Figure M18. Human cardiac muscle tissue at higher magnification. You can easily see the cardiac muscle cells with their central nuclei. The cardiac muscle cells, after a short straight course, divide in two, resembling a Y shape, and connect with the adjoining cardiac muscle cells (arrows). With this staining, the cross-banding is not easily appreciable. H&E X200
Figure M19. Human cardiac muscle tissue. Thicker section of cardiac muscle in which you can easily see both the cross-banding and the intercalated discs that function as cell to cell junction system (arrows). H&E X100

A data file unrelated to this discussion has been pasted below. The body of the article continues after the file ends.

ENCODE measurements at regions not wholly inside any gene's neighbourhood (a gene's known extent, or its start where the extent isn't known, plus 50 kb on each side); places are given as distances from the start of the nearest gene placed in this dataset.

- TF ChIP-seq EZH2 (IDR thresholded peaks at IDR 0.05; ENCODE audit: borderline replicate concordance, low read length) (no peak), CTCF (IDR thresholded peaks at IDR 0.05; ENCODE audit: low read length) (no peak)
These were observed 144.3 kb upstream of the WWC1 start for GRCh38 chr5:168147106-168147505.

Figure M20. Human cardiac muscle tissue at high magnification. At the center of the image, an intercalated disc is easily seen. The roundish structures clearly seen in the specimen are red blood cells inside the numerous capillary vessels of the heart. Iron hematoxylin X400
Figure M21. Human cardiac muscle tissue. The Purkinje fibers are large, globular, with one or two nuclei and rich in mitochondria and glycogen, are easily seen inside the area delimited by the dotted line. These characteristics make them, at the optical microscope, lighter and bigger that the regular cardiac muscle cells. Azan-Mallory X63